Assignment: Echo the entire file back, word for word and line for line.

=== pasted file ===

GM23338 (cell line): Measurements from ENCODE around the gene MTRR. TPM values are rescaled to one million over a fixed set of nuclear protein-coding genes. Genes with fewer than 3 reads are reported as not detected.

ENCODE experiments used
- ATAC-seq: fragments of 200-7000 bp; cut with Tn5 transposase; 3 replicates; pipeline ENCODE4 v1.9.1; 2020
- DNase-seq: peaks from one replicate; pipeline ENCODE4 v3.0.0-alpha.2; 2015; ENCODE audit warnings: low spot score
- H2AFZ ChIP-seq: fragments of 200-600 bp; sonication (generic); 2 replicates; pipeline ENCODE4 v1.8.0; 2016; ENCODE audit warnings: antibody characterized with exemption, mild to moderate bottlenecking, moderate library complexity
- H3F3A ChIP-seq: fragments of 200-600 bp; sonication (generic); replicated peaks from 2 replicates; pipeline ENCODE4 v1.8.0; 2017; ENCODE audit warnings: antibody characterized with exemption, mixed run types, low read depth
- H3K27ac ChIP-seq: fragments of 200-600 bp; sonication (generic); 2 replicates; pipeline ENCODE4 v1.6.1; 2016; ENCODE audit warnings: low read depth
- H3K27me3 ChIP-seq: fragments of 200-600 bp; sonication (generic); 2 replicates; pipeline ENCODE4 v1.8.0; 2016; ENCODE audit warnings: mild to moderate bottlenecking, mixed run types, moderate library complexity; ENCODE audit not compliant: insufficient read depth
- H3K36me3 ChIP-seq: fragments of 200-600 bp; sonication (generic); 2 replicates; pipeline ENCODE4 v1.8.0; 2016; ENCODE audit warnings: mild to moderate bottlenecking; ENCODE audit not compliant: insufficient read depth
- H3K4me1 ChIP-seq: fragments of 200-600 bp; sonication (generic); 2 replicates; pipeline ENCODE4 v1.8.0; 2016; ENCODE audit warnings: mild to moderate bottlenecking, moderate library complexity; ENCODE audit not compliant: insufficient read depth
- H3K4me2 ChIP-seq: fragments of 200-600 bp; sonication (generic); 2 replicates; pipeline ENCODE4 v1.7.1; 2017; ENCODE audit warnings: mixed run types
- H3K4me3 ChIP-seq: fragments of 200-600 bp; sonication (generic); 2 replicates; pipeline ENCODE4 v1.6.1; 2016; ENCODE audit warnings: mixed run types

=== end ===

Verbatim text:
GM23338 (cell line): Measurements from ENCODE around the gene MTRR. TPM values are rescaled to one million over a fixed set of nuclear protein-coding genes. Genes with fewer than 3 reads are reported as not detected.

ENCODE experiments used
- ATAC-seq: fragments of 200-7000 bp; cut with Tn5 transposase; 3 replicates; pipeline ENCODE4 v1.9.1; 2020
- DNase-seq: peaks from one replicate; pipeline ENCODE4 v3.0.0-alpha.2; 2015; ENCODE audit warnings: low spot score
- H2AFZ ChIP-seq: fragments of 200-600 bp; sonication (generic); 2 replicates; pipeline ENCODE4 v1.8.0; 2016; ENCODE audit warnings: antibody characterized with exemption, mild to moderate bottlenecking, moderate library complexity
- H3F3A ChIP-seq: fragments of 200-600 bp; sonication (generic); replicated peaks from 2 replicates; pipeline ENCODE4 v1.8.0; 2017; ENCODE audit warnings: antibody characterized with exemption, mixed run types, low read depth
- H3K27ac ChIP-seq: fragments of 200-600 bp; sonication (generic); 2 replicates; pipeline ENCODE4 v1.6.1; 2016; ENCODE audit warnings: low read depth
- H3K27me3 ChIP-seq: fragments of 200-600 bp; sonication (generic); 2 replicates; pipeline ENCODE4 v1.8.0; 2016; ENCODE audit warnings: mild to moderate bottlenecking, mixed run types, moderate library complexity; ENCODE audit not compliant: insufficient read depth
- H3K36me3 ChIP-seq: fragments of 200-600 bp; sonication (generic); 2 replicates; pipeline ENCODE4 v1.8.0; 2016; ENCODE audit warnings: mild to moderate bottlenecking; ENCODE audit not compliant: insufficient read depth
- H3K4me1 ChIP-seq: fragments of 200-600 bp; sonication (generic); 2 replicates; pipeline ENCODE4 v1.8.0; 2016; ENCODE audit warnings: mild to moderate bottlenecking, moderate library complexity; ENCODE audit not compliant: insufficient read depth
- H3K4me2 ChIP-seq: fragments of 200-600 bp; sonication (generic); 2 replicates; pipeline ENCODE4 v1.7.1; 2017; ENCODE audit warnings: mixed run types
- H3K4me3 ChIP-seq: fragments of 200-600 bp; sonication (generic); 2 replicates; pipeline ENCODE4 v1.6.1; 2016; ENCODE audit warnings: mixed run types